Children who grew up on an estate with a name won't have access to Rolls-Royce's one-of-one ride-on toy.

Published:
Photo by: Rolls-Royce

It's going straight to the St. Richard's Hospital Pediatric Day Surgery Unit in England.

Published:
Photo by: Rolls-Royce

This toy is built for children who are going to surgery, so they can drive themselves to the operating theater.

Published:
Photo by: Rolls-Royce

The idea is that this will help lower the child's stress levels ahead of surgery.

Published:
Photo by: Rolls-Royce

Rolls-Royce's in-house Bespoke Manufacturing wing spent over 400 hours of their own time building the SRH.

Published:
Photo by: Rolls-Royce

To commemorate the SRH's build, Rolls-Royce brought two children and their families to Goodwood Studio, where they received the same VIP treatment that car buyers do.

Published:
Photo by: Rolls-Royce

The project team used 3D printing to create parts like the paddle controls and the Spirit of Ecstasy.

Published:
Photo by: Rolls-Royce

The children also took drives on the production line, which is usually reserved for the CEO during new vehicle development.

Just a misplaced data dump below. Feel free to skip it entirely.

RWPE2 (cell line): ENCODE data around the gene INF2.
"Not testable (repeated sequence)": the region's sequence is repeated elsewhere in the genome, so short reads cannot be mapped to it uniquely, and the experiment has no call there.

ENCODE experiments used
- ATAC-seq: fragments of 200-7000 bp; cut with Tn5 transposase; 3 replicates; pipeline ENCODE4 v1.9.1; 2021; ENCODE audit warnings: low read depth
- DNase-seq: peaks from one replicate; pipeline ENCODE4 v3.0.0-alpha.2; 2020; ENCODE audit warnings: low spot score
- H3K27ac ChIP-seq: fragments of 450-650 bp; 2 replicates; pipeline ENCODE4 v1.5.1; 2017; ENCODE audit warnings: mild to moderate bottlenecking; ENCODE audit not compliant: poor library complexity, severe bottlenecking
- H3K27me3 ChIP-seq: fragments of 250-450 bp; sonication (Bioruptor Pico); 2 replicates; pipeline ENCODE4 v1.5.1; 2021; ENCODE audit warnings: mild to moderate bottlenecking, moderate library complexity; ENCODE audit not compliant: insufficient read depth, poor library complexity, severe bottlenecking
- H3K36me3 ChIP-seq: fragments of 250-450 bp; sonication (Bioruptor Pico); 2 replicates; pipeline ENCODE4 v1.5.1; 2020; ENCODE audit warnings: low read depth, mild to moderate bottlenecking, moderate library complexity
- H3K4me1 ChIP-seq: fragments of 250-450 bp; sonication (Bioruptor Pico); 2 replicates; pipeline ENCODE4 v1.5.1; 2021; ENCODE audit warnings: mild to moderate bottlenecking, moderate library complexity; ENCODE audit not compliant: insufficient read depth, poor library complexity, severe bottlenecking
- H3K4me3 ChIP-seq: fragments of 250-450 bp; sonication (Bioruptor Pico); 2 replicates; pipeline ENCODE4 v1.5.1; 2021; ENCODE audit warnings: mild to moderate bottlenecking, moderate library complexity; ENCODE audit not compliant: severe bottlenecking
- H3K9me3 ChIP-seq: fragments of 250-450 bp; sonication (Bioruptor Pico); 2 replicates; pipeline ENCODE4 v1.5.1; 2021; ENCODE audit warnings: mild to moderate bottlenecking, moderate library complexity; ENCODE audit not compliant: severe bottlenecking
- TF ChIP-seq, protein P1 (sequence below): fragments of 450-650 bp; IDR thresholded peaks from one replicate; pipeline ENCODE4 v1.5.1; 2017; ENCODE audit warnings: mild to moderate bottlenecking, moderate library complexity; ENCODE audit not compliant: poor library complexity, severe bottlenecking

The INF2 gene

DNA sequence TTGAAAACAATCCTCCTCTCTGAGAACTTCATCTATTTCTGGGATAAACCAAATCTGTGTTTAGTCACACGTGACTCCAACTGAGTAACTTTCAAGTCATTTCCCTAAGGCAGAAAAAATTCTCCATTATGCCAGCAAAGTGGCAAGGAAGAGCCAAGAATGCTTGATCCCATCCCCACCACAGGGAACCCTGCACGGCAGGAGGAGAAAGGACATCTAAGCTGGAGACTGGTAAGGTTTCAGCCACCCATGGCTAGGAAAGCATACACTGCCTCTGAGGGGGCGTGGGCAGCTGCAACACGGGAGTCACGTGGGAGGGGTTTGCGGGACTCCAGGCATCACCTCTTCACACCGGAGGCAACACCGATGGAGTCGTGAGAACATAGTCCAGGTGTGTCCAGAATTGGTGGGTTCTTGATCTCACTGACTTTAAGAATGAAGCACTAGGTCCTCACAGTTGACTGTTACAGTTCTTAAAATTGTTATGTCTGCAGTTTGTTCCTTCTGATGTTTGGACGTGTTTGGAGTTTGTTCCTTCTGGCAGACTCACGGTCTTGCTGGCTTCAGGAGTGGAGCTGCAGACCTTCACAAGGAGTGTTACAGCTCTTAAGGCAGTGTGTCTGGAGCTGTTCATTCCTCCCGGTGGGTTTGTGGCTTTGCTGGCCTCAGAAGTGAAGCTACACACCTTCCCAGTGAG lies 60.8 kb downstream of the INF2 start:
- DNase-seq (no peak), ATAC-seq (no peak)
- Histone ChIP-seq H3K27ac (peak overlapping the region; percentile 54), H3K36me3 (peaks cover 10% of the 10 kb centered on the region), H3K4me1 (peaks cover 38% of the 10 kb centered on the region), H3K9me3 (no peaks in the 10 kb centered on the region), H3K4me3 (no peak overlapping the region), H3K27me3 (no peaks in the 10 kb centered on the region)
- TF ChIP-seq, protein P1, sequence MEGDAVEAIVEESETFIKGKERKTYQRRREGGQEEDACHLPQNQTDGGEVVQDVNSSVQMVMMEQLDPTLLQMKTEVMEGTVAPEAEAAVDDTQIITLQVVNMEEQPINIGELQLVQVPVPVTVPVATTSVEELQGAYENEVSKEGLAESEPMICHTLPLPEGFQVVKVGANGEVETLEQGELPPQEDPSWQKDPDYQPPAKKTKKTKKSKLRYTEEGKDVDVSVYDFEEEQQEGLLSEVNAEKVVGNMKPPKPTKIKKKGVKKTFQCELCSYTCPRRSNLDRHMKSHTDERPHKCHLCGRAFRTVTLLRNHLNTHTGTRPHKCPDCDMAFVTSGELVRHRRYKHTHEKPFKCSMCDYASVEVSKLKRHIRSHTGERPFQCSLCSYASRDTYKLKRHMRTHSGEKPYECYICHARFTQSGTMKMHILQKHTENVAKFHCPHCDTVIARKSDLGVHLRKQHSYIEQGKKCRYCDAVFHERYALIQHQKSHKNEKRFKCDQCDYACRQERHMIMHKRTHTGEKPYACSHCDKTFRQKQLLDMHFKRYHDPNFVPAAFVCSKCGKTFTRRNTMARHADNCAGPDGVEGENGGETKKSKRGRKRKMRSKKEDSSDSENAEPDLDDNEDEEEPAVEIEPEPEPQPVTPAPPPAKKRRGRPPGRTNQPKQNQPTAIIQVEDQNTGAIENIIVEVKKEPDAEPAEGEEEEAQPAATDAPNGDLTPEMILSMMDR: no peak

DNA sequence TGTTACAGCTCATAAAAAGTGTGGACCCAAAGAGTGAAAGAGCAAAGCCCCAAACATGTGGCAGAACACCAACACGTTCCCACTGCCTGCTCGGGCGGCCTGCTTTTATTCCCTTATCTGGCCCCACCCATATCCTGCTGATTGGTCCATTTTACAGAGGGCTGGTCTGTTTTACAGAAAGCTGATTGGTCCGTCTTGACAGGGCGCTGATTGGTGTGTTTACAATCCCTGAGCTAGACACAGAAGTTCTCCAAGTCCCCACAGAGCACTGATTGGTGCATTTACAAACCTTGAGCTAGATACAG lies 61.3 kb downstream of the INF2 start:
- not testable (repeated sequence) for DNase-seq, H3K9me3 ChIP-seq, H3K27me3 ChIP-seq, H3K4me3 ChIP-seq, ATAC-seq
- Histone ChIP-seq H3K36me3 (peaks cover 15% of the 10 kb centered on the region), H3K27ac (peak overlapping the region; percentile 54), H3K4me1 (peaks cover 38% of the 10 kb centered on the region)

Published:
Photo by: Rolls-Royce

It'll go up to 10 mph, but it can be set to max out at 4, which is probably safer inside a hospital.

Published:
Photo by: Rolls-Royce

I'm not crying. You're the one who's crying.

Published:
Photo by: Rolls-Royce

Rolls-Royce SRH for Saint Richard's Hospital, Chichester. Photographed at Rolls-Royce factory, Goodwood, UK. Photo: James Lipman / jameslipman.com

Published:
Photo by: Rolls-Royce

Rolls-Royce SRH for Saint Richard's Hospital, Chichester. Photographed at Rolls-Royce factory, Goodwood, UK. Photo: James Lipman / jameslipman.com

Published:
Photo by: Rolls-Royce
Latest Galleries See all

HOLIDAY GIFT GUIDE 2017

Cameras that make great holiday gifts

Let them start the new year with a step up in photo and video quality from a phone.

Latest From Roadshow